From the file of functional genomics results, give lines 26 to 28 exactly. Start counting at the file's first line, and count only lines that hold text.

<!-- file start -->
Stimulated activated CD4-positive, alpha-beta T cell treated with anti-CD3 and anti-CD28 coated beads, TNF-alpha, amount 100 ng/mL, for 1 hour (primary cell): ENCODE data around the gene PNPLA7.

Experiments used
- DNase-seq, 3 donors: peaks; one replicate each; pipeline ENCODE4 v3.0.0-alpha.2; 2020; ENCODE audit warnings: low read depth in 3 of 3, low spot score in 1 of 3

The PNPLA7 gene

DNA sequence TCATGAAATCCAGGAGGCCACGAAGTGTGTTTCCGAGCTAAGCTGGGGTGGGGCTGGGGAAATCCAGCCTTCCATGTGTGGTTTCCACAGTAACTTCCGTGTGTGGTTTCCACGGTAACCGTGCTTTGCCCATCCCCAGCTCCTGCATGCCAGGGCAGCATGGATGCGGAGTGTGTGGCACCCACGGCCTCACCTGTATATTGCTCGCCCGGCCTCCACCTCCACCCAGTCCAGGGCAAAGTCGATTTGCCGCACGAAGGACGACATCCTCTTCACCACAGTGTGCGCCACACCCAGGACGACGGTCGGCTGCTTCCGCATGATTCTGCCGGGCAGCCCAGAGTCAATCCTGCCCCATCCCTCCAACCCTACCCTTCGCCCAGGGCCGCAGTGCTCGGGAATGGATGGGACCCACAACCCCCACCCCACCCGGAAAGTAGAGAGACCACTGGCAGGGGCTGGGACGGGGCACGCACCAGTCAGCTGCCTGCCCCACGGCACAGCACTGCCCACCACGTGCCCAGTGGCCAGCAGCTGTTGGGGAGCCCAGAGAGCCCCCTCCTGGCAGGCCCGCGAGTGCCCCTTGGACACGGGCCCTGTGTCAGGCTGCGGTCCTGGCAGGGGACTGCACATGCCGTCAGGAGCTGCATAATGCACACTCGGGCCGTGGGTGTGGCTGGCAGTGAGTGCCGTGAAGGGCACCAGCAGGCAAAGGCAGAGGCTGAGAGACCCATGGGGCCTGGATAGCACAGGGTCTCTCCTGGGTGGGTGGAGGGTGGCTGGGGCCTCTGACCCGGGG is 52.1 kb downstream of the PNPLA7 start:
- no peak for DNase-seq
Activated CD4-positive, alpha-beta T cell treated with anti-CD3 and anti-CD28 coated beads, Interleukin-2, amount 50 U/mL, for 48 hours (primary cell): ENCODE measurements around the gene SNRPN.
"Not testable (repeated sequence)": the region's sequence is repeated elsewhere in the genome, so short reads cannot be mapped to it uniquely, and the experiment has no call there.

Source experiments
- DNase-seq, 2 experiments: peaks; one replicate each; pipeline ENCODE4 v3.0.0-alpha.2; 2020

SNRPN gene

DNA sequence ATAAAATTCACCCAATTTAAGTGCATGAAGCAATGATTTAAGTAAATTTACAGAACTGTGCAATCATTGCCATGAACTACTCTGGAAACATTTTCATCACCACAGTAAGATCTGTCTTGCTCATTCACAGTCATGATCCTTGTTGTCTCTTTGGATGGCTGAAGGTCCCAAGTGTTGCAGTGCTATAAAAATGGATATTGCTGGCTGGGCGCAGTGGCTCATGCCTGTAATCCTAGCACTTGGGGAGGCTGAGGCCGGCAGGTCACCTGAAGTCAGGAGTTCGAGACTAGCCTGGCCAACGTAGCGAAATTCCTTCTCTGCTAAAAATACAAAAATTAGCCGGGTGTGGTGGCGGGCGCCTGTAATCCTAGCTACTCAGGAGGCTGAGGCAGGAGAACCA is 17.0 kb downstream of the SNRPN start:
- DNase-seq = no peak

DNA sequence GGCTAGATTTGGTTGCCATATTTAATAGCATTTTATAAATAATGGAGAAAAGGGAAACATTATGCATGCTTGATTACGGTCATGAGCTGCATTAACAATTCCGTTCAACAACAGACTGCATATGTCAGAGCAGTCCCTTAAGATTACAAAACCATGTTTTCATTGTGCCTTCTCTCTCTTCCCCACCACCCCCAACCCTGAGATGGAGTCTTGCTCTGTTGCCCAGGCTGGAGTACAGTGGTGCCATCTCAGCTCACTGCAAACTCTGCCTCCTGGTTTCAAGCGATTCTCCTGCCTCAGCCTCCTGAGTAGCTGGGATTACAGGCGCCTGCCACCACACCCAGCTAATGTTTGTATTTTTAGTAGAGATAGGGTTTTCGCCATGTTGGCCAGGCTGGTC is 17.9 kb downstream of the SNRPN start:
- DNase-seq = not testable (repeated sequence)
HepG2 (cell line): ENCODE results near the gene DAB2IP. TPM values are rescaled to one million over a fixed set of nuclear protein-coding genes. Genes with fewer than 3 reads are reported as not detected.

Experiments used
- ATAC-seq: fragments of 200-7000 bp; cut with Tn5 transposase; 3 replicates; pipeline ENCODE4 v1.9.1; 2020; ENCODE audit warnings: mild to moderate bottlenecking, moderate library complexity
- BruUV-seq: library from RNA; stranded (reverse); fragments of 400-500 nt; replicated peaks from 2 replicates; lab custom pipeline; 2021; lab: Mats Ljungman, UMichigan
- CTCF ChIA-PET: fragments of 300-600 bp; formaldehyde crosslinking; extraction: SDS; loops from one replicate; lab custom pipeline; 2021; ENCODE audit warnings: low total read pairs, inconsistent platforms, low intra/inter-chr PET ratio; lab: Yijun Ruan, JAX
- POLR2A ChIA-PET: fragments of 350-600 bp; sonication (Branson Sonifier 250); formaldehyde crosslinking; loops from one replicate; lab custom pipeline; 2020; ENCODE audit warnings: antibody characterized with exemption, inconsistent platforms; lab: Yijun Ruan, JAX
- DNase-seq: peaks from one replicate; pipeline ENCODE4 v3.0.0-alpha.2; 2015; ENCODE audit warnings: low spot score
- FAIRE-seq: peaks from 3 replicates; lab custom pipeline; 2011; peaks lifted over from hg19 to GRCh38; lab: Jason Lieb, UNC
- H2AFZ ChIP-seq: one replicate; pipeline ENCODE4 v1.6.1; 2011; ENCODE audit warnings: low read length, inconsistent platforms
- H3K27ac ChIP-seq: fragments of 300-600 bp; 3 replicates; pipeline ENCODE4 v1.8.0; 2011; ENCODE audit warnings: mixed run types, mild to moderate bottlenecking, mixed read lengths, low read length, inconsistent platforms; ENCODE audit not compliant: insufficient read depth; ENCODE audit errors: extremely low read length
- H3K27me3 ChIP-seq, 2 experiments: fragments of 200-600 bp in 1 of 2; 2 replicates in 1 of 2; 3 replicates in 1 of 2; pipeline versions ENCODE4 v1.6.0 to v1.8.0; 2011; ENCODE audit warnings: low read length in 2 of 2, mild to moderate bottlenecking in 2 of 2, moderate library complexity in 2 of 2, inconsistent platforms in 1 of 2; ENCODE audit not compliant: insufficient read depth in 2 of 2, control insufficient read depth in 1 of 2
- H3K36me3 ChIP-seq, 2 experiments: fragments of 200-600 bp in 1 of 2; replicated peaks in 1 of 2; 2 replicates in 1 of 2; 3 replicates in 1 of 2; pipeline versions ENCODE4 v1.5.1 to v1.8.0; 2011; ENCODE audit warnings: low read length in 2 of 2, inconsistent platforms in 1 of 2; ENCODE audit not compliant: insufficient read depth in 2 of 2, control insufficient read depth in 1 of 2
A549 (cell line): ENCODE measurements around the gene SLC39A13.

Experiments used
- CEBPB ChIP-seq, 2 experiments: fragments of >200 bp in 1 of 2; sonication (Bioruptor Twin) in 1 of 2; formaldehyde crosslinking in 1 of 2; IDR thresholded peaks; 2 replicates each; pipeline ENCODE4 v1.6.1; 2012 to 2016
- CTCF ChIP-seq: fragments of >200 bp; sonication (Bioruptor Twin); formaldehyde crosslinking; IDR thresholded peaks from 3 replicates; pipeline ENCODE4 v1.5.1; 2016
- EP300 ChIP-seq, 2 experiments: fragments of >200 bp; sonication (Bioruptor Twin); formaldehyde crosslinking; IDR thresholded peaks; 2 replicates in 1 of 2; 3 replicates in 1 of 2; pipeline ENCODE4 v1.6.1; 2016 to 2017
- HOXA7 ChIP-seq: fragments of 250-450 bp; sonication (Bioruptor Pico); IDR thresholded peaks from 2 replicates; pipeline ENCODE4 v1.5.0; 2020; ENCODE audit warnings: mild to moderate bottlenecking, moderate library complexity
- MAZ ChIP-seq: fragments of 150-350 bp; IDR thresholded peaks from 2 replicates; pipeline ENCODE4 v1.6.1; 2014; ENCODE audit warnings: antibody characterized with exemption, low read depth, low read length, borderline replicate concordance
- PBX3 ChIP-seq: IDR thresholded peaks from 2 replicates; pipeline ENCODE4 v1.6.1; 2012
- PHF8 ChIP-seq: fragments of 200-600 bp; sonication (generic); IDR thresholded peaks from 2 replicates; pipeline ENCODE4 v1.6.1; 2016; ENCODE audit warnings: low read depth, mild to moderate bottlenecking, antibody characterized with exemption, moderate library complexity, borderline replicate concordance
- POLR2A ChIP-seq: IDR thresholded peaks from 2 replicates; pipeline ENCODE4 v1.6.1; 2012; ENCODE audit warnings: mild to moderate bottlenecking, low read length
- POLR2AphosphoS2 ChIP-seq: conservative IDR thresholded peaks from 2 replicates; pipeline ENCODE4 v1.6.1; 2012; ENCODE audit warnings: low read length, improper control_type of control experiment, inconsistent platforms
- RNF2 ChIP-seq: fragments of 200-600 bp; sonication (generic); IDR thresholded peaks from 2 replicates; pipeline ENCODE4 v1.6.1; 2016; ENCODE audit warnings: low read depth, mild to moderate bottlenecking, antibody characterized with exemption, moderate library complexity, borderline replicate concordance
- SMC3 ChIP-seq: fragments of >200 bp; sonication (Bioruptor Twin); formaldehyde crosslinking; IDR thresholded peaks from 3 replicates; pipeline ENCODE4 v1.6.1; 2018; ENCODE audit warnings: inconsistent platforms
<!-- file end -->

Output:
- H3K27me3 ChIP-seq, 2 experiments: fragments of 200-600 bp in 1 of 2; 2 replicates in 1 of 2; 3 replicates in 1 of 2; pipeline versions ENCODE4 v1.6.0 to v1.8.0; 2011; ENCODE audit warnings: low read length in 2 of 2, mild to moderate bottlenecking in 2 of 2, moderate library complexity in 2 of 2, inconsistent platforms in 1 of 2; ENCODE audit not compliant: insufficient read depth in 2 of 2, control insufficient read depth in 1 of 2
- H3K36me3 ChIP-seq, 2 experiments: fragments of 200-600 bp in 1 of 2; replicated peaks in 1 of 2; 2 replicates in 1 of 2; 3 replicates in 1 of 2; pipeline versions ENCODE4 v1.5.1 to v1.8.0; 2011; ENCODE audit warnings: low read length in 2 of 2, inconsistent platforms in 1 of 2; ENCODE audit not compliant: insufficient read depth in 2 of 2, control insufficient read depth in 1 of 2
A549 (cell line): ENCODE measurements around the gene SLC39A13.